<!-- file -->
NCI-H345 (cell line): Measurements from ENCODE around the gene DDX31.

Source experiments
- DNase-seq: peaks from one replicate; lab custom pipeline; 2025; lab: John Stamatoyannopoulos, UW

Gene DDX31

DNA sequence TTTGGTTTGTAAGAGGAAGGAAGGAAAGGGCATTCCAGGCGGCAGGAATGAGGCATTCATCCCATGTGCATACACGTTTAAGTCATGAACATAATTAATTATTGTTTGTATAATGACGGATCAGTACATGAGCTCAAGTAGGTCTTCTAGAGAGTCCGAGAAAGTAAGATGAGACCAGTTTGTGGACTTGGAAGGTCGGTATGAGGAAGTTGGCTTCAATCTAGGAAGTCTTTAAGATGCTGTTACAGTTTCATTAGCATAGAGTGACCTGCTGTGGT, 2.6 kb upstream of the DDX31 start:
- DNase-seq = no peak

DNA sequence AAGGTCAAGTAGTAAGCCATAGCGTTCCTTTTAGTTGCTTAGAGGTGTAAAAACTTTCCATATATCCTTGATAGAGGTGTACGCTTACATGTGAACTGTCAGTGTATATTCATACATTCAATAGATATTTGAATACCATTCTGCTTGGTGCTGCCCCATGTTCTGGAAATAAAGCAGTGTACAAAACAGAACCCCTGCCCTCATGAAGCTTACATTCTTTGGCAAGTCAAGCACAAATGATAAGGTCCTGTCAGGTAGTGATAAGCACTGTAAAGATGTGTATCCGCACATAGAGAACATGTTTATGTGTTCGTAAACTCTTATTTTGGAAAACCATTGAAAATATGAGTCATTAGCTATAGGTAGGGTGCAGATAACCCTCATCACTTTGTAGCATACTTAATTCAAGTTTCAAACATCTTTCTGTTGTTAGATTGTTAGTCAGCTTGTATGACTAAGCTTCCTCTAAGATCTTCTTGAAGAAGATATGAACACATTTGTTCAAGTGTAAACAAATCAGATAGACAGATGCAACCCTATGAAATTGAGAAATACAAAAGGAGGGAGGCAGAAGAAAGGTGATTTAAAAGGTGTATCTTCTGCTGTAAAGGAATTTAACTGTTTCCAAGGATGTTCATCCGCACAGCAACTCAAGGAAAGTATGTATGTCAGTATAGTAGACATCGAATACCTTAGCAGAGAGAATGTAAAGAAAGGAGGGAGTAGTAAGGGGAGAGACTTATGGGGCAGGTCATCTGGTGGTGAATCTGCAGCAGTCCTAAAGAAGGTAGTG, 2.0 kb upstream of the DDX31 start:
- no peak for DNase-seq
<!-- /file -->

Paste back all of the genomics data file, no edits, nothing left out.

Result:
NCI-H345 (cell line): Measurements from ENCODE around the gene DDX31.

Source experiments
- DNase-seq: peaks from one replicate; lab custom pipeline; 2025; lab: John Stamatoyannopoulos, UW

Gene DDX31

DNA sequence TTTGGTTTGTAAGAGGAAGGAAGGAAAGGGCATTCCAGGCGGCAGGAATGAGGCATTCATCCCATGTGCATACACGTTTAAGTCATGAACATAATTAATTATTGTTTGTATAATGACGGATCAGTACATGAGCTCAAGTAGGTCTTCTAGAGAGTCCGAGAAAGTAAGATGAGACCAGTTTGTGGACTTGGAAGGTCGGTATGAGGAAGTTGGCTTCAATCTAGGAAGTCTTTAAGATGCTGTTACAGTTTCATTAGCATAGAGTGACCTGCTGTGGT, 2.6 kb upstream of the DDX31 start:
- DNase-seq = no peak

DNA sequence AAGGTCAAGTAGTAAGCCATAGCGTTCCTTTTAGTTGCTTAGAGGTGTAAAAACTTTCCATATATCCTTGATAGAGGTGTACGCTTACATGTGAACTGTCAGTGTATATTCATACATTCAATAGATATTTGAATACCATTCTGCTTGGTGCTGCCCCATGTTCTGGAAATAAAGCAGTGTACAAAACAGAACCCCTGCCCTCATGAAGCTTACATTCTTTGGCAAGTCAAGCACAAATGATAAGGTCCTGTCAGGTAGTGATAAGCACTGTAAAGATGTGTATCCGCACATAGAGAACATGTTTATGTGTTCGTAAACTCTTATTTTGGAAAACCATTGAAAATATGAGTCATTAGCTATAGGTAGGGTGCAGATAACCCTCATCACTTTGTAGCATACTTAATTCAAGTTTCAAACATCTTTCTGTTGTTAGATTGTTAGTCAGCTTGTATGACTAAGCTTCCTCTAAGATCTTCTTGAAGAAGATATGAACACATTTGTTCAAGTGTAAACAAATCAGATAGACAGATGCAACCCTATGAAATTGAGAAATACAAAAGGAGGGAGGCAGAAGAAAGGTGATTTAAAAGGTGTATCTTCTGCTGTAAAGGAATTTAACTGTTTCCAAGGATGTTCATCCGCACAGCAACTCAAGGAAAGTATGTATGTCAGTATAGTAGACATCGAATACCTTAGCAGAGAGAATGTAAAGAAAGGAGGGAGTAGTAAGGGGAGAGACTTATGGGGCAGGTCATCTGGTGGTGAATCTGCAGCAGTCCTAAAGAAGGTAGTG, 2.0 kb upstream of the DDX31 start:
- no peak for DNase-seq